death penalty

Kansas Department of Corrections

Proposals to rebuild part of the prison at Lansing could prompt a new debate over the Kansas death penalty. Plans for the prison include closing the facility that houses the state’s death chamber.

Kansas hasn’t executed anyone since the death penalty was reinstated in the 1990s. At a committee meeting Thursday, Republican Sen. Carolyn McGinn said instead of building a new death chamber, legislators might want to consider eliminating the death penalty.

Neil Conway, flickr Creative Commons

A proposed bill would compensate wrongfully convicted people in Kansas $80,000 for each year served in prison and give them an additional $1 million if they were on death row.

The bill, if signed into law, would make Kansas one of the most generous states for exonerated people. The state currently doesn't have a law for wrongful conviction compensation.

Stephen Koranda / Kansas Public Radio

Opponents of the death penalty are making a new push to repeal capital punishment in Kansas. They hope the crop of new lawmakers could give repeal efforts a new chance. They made their arguments on Monday at the Statehouse.

Celeste Dixon’s mother was murdered in Texas, and her killer was executed. Dixon, who lives in Larned, says she used to support the death penalty, but she now believes the money spent on Kansas death row cases could be better used in other law enforcement.

Stephen Koranda / KPR

Two former Kansas attorneys general, a Democrat and a Republican, say Kansas Supreme Court justices should keep their jobs. Five justices face retention elections this November.

The two former politicians have joined a campaign by the group Kansans for Fair Courts.

Former Attorneys General Bob Stephan and Steve Six say the Kansas justices have been fair and impartial in their rulings. They say a very small number of the court’s decision have been overturned on appeal, which shows the justices are doing good work.

The first TV spot has landed in the contentious battle to retain four Kansas Supreme Court justices in the November Election. The ad was paid for by Kansans for Fair Courts, the group backing retention.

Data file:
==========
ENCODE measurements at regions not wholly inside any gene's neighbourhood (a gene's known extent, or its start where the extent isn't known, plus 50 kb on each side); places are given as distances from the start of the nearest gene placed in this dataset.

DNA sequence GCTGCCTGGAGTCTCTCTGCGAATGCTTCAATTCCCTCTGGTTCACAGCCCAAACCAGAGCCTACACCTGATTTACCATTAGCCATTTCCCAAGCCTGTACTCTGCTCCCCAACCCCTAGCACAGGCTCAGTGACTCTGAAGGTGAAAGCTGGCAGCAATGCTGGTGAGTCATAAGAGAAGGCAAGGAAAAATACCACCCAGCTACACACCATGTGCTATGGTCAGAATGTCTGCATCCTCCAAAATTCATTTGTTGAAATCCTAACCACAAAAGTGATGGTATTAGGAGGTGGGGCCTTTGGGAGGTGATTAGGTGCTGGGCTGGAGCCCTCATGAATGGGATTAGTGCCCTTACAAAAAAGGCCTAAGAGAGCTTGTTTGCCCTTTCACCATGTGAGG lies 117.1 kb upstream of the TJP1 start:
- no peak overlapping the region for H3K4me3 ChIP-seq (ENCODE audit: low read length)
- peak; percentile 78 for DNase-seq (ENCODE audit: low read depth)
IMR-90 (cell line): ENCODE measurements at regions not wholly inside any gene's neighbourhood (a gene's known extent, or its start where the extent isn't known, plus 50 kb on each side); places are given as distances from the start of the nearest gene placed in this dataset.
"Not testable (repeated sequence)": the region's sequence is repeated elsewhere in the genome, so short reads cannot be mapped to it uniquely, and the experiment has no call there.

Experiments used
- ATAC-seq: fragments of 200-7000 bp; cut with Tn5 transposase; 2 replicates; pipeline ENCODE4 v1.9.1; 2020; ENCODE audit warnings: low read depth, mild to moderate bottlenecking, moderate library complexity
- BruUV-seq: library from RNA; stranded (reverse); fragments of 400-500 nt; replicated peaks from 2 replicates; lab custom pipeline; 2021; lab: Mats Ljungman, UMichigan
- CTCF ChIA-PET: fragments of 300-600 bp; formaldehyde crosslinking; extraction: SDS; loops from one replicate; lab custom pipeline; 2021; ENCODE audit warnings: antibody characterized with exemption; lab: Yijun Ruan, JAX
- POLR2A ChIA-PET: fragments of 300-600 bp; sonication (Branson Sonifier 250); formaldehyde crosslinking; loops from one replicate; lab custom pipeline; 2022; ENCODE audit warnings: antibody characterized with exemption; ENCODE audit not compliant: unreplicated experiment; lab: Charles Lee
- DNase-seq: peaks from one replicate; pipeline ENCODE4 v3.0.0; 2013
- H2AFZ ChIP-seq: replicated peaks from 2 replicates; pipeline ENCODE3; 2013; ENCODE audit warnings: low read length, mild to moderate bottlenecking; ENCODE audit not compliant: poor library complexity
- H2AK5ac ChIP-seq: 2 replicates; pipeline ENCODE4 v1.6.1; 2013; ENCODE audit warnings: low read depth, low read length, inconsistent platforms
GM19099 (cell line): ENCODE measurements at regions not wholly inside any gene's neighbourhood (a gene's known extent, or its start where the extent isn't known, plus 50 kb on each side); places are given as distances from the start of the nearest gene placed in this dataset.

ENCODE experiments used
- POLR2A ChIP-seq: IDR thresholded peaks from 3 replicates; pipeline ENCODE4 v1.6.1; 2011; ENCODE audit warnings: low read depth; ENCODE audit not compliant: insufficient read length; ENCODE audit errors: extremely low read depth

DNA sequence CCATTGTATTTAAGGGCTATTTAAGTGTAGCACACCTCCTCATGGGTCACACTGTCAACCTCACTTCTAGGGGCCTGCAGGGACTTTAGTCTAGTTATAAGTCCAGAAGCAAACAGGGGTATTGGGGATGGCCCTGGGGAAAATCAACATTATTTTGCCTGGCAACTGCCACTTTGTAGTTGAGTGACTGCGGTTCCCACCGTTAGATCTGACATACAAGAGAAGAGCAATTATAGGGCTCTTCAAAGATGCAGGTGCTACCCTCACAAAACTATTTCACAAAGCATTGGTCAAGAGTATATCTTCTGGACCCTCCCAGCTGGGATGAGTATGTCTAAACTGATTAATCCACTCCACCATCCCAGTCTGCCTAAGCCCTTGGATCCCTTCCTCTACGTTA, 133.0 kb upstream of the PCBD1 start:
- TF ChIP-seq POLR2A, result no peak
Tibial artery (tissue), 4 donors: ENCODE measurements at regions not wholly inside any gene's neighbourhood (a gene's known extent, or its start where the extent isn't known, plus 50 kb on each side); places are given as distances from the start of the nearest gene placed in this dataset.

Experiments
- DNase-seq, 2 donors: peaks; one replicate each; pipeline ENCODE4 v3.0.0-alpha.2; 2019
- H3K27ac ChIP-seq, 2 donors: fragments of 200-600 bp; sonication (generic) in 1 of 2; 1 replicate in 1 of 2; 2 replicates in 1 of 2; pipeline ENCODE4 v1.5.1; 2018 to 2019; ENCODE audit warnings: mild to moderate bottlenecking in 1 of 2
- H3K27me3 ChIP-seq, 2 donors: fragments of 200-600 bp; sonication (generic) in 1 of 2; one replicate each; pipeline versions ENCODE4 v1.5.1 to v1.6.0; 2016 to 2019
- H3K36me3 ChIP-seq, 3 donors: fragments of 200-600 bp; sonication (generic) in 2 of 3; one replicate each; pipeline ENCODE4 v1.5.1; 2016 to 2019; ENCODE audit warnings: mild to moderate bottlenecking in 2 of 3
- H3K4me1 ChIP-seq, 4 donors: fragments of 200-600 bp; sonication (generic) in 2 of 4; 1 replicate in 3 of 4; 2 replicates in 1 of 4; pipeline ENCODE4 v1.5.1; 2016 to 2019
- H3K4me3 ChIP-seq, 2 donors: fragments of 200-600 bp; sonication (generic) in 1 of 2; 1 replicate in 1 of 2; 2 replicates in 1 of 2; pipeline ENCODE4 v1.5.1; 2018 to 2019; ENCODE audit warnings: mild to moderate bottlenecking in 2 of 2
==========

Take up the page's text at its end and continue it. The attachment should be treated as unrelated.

The 30-second spot starts airing in the Wichita market on Friday. It takes on the two biggest issues Republicans and other conservatives are using against four of the five justices on the ballot: the death penalty and school finance.

The ad also tries to tie the ouster of the justices to Gov. Sam Brownback.

Stephen Koranda / KPR

A bipartisan group of four former Kansas governors are campaigning on for the state’s Supreme Court justices--five of whom are are facing retention elections this fall.

The governors are on a two-day tour organized by Kansans for Fair Courts, a group campaigning on behalf of the targeted justices; judges' political activity is severely restricted. The four appeared at the Greater Kansas City Chamber of Commerce before moving on to Topeka for a similar event; they're headed to Wichita next.

Kansas Republicans voted Saturday to leave support for the death penalty out of their party platform. It was the most contentious of the issues Republicans took up at their state convention in Topeka in anticipation of this year’s elections, which will decide the fate of all 125 House seats and 40 Senate seats in the state legislature.

Jim McClean

A bipartisan group of Kansas legislators is attempting to repeal the state’s death penalty. They say they’re building support among rank and file lawmakers but having trouble overcoming opposition from legislative leaders.

The lawmakers sponsoring the repeal bill say the death penalty is ineffective, wasteful and unjust.

Ken Piorkowski, flickr Creative Commons

Some lawmakers say efforts to repeal the Kansas death penalty may be stymied by the U.S. Supreme Court decision upholding three Kansas death sentences.

A bill repealing the death penalty in Kansas was introduced Friday in the House. The Lawrence Journal-World reports the measure would prohibit death sentences for any crimes committed after July 1.

Mark Wilson / Getty Images

Opponents of the death penalty in Kansas are hoping the pope’s words can spur some action on the issue. Pope Francis called for ending capital punishment during a speech before a joint session of Congress Thursday.

Mary Sloan, with the Kansas Coalition Against the Death Penalty, had hoped Pope Francis would talk about the issue during his visit to the U.S., and she’s especially pleased it came during his high-profile speech.

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